|Regions with significant populations|
|traditional Kuna religion, Christianity|
|Related ethnic groups|
|other Chibchan-speaking people, Miskito|
The Guna, formerly known as Kuna, following an orthographic reform in 2010, and historically as Cuna, are an indigenous people of Panama and Colombia. The Congreso General de la Nación Gunadule since 2010 promotes the spelling Guna. In the Kuna language, they call themselves Dule or Tule, meaning "people", and the name of the language in Kuna is Dulegaya, literally "people-mouth".
The Guna live in three politically autonomous comarcas or reservations in Panama, and in a few small villages in Colombia. There are also communities of Kuna people in Panama City, Colón, and other cities. The most Gunas live on small islands off the coast of the comarca of Kuna Yala known as the San Blas Islands. The other two Guna comarcas in Panama are Kuna de Madugandí and Kuna de Wargandí. They are Guna speaking people who once occupied the central region of what is now Panama and the neighboring San Blas Islands and still survive in marginal areas.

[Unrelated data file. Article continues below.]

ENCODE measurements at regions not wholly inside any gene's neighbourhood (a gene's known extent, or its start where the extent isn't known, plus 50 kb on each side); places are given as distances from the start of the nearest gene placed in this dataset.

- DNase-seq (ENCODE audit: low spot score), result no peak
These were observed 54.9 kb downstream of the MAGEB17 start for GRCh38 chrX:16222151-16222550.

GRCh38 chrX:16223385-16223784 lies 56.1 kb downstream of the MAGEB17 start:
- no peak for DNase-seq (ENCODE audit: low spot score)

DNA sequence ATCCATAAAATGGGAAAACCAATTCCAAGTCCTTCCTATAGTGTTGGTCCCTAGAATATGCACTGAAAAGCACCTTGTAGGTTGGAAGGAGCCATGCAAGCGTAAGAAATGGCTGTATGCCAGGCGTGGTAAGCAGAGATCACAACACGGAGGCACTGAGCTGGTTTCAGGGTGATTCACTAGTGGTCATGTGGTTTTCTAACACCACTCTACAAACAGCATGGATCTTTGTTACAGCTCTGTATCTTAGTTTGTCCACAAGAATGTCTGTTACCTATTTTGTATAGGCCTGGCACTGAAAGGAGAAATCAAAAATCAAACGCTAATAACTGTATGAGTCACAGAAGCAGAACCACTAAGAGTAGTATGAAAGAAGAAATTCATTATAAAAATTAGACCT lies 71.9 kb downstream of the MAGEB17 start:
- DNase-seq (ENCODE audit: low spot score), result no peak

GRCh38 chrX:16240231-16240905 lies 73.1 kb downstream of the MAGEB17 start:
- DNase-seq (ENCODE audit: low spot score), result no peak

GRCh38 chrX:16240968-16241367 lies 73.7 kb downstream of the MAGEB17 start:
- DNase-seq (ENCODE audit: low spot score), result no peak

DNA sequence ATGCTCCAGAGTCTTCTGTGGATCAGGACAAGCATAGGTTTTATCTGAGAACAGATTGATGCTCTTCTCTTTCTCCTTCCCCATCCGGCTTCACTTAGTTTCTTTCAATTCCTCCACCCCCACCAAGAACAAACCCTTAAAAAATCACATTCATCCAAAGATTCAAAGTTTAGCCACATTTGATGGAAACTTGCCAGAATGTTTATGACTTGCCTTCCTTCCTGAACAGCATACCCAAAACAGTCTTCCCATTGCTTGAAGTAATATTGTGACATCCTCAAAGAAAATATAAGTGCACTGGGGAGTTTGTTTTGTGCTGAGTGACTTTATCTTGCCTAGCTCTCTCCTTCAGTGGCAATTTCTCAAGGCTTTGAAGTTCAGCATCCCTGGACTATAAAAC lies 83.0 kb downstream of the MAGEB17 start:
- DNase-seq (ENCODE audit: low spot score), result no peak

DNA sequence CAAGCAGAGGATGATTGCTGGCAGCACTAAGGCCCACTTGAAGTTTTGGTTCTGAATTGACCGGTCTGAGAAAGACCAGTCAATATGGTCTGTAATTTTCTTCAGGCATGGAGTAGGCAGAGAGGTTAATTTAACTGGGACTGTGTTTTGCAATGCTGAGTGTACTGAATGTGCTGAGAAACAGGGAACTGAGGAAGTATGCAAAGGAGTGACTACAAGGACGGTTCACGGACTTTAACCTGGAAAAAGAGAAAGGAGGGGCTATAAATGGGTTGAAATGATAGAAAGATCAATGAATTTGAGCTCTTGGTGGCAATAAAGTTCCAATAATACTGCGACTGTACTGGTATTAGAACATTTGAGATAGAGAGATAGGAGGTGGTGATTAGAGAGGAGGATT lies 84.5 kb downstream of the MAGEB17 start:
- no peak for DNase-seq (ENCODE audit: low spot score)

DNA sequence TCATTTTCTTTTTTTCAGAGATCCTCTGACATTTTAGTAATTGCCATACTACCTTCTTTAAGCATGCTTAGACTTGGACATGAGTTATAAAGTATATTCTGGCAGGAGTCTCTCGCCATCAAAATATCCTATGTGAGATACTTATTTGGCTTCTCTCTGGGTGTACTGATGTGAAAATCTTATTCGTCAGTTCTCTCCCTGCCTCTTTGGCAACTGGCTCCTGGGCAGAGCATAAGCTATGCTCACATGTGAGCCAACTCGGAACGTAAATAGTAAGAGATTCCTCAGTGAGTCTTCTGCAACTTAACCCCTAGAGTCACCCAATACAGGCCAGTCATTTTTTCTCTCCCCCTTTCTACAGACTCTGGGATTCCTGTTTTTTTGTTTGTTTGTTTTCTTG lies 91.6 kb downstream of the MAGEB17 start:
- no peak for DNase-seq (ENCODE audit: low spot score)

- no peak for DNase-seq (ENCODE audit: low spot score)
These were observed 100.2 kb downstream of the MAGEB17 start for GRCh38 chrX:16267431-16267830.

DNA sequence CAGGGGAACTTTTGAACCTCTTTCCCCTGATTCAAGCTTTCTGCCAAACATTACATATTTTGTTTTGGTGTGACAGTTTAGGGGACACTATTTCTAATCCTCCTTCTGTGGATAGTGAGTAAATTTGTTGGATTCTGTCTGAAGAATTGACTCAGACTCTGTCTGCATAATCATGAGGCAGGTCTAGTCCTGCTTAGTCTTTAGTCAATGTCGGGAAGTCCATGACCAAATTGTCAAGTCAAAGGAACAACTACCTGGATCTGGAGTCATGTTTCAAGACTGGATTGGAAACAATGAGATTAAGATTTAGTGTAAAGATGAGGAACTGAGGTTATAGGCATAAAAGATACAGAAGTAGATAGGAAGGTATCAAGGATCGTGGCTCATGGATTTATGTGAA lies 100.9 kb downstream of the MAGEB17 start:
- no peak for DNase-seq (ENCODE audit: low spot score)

In Guna Yala, each community has its own political organization, led by a saila (pronounced "sigh-lah"). The saila is traditionally both the political and spiritual leader of the community; he memorizes songs which relate the sacred history of the people, and in turn transmits them to the people. Decisions are made in meetings held in the Onmaked Nega, or Ibeorgun Nega (Congress House or Casa de Congreso), a structure which likewise serves both political and spiritual purposes. It is in the Onmaked Nega that the saila sings the history, legends and laws of the Guna, as well as administering the day-to-day political and social affairs. The saila is usually accompanied by one or more voceros who function as interpreters and counselors for the saila. Because the songs and oral history of the Guna are in a higher linguistic register with specialized vocabulary, the saila's recitation will frequently be followed by an explanation and interpretation from one of the voceros in everyday Guna language.